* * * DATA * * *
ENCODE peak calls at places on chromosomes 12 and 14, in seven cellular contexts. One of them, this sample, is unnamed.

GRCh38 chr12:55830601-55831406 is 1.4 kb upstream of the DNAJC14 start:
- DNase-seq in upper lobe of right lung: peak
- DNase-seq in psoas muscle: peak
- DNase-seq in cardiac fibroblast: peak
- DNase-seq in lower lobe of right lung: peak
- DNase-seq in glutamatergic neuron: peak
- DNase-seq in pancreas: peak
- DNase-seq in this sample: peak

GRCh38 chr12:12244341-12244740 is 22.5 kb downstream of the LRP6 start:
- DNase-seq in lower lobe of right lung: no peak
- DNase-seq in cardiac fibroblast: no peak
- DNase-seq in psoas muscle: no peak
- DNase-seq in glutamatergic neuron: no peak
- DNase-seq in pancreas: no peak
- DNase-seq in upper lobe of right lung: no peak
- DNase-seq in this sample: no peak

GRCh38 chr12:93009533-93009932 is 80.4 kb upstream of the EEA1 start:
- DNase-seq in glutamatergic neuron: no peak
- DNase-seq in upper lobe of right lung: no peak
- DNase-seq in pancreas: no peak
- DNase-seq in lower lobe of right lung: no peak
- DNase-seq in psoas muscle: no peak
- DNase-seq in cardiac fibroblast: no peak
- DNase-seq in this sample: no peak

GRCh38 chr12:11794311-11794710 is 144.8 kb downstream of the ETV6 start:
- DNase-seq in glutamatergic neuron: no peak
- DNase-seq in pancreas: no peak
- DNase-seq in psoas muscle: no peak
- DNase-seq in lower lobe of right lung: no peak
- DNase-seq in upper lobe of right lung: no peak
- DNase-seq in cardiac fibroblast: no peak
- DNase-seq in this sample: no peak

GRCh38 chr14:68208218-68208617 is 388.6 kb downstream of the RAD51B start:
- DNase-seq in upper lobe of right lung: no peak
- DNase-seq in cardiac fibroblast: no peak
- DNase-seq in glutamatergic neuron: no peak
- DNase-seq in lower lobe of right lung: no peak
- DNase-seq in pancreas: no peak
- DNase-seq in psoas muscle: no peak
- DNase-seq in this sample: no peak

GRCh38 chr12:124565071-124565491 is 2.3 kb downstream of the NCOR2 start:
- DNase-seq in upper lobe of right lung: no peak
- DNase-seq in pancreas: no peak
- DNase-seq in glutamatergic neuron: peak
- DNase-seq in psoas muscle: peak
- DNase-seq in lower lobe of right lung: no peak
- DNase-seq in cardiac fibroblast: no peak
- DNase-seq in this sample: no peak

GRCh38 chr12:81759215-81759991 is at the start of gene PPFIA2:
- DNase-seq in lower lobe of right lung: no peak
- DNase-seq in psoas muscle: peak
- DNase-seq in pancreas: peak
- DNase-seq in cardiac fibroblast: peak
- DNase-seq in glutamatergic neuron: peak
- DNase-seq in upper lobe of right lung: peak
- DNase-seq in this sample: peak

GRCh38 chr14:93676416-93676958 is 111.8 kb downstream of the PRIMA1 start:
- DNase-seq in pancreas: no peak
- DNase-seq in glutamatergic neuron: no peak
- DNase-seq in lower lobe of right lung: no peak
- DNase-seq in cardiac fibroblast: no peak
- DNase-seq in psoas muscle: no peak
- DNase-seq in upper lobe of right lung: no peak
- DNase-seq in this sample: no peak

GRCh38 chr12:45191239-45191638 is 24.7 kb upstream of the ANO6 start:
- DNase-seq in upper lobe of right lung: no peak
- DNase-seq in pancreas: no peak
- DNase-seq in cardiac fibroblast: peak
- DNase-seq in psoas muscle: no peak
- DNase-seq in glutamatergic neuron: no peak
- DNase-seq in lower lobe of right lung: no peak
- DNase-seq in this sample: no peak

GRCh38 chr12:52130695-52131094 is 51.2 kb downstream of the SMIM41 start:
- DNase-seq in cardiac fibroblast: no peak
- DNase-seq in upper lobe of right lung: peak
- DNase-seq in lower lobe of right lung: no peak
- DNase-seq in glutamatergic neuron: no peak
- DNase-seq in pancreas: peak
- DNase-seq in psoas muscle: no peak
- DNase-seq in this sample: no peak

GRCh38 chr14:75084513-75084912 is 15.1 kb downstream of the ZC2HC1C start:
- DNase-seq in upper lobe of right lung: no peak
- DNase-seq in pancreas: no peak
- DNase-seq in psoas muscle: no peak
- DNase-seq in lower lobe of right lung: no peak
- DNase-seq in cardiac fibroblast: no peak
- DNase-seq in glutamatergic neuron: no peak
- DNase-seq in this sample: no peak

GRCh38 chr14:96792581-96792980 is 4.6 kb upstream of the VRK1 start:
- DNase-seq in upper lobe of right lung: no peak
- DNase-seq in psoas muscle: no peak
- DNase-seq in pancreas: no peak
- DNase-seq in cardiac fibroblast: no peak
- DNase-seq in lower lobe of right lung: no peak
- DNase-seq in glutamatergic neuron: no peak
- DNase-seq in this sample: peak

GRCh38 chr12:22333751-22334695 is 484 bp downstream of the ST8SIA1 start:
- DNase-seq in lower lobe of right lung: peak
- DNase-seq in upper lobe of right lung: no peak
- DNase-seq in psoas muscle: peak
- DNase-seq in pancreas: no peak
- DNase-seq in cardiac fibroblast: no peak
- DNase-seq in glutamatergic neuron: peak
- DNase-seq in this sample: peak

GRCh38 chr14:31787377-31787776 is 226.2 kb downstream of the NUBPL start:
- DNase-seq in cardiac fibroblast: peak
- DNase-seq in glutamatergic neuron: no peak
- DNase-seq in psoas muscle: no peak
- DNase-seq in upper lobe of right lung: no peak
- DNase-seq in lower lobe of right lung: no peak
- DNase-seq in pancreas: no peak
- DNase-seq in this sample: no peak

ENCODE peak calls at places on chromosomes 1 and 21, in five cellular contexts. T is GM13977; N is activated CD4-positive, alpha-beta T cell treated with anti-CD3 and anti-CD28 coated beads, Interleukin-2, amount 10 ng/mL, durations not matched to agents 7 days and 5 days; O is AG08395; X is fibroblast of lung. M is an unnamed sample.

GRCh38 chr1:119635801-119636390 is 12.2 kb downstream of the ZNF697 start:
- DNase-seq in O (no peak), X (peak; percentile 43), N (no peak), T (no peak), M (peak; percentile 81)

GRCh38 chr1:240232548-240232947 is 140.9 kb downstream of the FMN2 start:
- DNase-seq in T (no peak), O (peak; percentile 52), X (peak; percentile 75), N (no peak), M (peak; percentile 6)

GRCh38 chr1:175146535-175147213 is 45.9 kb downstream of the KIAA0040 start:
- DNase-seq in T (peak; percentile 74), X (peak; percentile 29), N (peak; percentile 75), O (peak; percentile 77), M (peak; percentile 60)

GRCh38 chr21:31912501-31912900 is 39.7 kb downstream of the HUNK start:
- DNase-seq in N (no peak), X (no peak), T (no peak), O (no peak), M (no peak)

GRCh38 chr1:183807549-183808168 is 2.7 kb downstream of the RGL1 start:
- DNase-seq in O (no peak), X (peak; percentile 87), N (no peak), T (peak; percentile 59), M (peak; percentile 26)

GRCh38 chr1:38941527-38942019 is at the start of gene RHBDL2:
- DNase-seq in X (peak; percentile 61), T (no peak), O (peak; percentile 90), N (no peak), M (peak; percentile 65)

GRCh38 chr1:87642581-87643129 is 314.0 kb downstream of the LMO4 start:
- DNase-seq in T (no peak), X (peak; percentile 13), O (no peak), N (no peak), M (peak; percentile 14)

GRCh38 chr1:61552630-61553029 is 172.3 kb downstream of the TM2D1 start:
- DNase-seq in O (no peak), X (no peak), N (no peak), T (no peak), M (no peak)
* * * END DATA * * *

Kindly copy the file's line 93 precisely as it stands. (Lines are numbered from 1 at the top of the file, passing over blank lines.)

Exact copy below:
- DNase-seq in pancreas: no peak